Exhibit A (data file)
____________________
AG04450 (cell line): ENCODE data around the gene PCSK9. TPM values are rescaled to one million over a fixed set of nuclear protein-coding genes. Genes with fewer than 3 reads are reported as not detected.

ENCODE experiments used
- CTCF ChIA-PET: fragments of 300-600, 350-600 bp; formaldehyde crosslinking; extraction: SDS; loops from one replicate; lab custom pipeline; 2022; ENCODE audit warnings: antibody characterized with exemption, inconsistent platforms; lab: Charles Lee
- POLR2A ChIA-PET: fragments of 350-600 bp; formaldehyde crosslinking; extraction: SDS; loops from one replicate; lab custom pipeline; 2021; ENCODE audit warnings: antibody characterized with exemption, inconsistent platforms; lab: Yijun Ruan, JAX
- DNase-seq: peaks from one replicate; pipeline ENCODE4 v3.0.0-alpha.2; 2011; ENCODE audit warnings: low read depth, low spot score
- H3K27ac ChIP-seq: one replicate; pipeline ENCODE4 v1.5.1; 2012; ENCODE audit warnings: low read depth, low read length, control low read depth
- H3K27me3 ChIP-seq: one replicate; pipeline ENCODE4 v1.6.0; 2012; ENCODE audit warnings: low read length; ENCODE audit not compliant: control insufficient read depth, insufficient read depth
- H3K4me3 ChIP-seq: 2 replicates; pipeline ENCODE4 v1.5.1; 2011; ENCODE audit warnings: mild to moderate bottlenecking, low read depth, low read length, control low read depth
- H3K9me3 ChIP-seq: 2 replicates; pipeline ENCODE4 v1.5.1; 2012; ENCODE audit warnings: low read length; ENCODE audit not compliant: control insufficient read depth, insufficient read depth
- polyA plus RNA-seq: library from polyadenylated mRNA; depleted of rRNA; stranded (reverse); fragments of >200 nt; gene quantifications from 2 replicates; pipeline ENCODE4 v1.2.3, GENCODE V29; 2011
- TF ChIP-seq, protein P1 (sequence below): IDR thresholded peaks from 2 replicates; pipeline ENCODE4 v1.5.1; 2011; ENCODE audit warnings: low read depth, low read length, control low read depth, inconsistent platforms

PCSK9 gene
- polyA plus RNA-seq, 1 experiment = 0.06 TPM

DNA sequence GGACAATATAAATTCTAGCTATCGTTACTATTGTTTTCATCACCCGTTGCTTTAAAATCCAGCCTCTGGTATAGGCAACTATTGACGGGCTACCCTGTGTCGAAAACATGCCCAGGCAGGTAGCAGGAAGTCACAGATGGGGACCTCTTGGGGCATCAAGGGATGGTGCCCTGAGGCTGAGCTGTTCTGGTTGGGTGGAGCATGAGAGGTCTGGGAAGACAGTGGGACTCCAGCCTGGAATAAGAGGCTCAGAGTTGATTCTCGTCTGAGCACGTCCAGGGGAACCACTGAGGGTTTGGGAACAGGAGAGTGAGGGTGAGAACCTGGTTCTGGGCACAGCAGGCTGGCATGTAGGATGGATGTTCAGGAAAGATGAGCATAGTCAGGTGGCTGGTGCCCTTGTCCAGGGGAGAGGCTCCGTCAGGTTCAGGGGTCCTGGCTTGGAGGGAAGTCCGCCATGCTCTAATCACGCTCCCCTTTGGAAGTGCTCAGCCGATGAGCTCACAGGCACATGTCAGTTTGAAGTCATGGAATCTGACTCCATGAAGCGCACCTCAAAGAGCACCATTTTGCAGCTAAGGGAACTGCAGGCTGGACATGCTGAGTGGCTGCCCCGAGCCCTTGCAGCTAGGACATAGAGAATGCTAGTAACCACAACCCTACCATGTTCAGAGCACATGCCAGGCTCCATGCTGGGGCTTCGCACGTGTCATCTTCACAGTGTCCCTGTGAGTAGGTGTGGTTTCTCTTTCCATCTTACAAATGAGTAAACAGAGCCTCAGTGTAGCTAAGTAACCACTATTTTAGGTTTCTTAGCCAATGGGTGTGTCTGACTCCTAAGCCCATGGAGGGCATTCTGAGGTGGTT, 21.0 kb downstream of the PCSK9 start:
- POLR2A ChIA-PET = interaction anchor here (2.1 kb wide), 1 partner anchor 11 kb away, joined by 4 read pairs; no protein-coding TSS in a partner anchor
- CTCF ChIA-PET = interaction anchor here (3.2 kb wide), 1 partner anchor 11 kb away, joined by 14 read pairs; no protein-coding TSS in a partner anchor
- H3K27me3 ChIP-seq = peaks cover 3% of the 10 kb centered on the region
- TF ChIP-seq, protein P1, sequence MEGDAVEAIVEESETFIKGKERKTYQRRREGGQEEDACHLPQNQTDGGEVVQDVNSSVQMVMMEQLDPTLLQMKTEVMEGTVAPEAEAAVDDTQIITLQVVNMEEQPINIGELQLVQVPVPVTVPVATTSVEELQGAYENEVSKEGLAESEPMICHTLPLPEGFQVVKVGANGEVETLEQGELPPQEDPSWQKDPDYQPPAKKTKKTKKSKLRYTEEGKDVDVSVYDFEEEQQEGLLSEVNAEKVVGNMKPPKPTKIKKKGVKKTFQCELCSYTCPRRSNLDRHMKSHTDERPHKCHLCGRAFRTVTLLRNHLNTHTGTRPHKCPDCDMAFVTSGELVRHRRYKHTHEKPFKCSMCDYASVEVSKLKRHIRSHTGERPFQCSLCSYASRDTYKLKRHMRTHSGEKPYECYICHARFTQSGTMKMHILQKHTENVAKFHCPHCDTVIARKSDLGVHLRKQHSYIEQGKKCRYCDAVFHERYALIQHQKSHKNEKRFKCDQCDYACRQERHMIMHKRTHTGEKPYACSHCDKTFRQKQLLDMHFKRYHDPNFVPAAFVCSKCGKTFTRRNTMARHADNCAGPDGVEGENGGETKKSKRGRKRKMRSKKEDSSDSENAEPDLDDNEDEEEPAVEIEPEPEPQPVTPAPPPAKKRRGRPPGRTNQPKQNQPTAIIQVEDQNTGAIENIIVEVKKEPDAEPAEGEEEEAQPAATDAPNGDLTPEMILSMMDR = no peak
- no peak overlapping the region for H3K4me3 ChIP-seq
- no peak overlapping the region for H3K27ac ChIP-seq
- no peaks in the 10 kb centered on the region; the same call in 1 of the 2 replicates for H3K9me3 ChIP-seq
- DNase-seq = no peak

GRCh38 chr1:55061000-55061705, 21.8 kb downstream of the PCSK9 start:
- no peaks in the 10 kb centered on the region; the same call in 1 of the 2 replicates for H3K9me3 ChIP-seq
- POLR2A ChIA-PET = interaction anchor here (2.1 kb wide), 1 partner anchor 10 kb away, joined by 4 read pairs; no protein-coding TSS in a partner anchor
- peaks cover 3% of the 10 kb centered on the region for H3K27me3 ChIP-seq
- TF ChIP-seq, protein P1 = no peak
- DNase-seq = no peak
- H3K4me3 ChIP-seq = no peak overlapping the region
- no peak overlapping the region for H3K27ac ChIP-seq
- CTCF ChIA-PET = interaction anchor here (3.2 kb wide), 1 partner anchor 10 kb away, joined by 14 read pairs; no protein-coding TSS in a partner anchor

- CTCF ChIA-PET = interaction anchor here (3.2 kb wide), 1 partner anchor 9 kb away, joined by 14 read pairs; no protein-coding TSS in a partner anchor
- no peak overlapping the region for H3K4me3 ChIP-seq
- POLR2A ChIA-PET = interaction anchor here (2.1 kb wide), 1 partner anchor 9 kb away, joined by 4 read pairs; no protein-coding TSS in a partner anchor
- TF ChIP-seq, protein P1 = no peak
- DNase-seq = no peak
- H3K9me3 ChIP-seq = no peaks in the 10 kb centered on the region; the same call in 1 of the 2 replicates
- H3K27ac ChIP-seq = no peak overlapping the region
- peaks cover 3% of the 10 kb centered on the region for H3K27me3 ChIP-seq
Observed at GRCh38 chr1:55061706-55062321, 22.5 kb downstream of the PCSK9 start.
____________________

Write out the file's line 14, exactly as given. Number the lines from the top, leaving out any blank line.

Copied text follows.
DNA sequence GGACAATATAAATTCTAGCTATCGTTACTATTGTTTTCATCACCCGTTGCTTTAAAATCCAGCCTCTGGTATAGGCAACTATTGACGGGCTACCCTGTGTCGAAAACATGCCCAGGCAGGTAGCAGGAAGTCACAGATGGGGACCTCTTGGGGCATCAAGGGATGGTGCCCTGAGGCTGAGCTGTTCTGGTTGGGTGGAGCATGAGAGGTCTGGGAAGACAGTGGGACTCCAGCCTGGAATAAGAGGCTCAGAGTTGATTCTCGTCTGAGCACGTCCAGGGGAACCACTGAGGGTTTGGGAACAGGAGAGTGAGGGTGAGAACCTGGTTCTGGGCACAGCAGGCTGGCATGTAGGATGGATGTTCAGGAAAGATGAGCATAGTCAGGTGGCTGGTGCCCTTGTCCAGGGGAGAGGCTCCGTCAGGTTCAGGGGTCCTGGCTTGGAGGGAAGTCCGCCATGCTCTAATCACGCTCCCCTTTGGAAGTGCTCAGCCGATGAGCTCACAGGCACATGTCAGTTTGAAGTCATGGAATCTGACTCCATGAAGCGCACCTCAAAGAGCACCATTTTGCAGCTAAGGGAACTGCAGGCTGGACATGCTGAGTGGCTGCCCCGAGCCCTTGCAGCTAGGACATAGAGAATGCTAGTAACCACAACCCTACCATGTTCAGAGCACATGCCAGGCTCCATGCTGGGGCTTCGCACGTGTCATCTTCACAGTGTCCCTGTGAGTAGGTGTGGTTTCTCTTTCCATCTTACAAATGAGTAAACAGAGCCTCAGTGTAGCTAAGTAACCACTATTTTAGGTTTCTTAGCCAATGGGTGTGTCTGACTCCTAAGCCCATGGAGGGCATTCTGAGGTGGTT, 21.0 kb downstream of the PCSK9 start: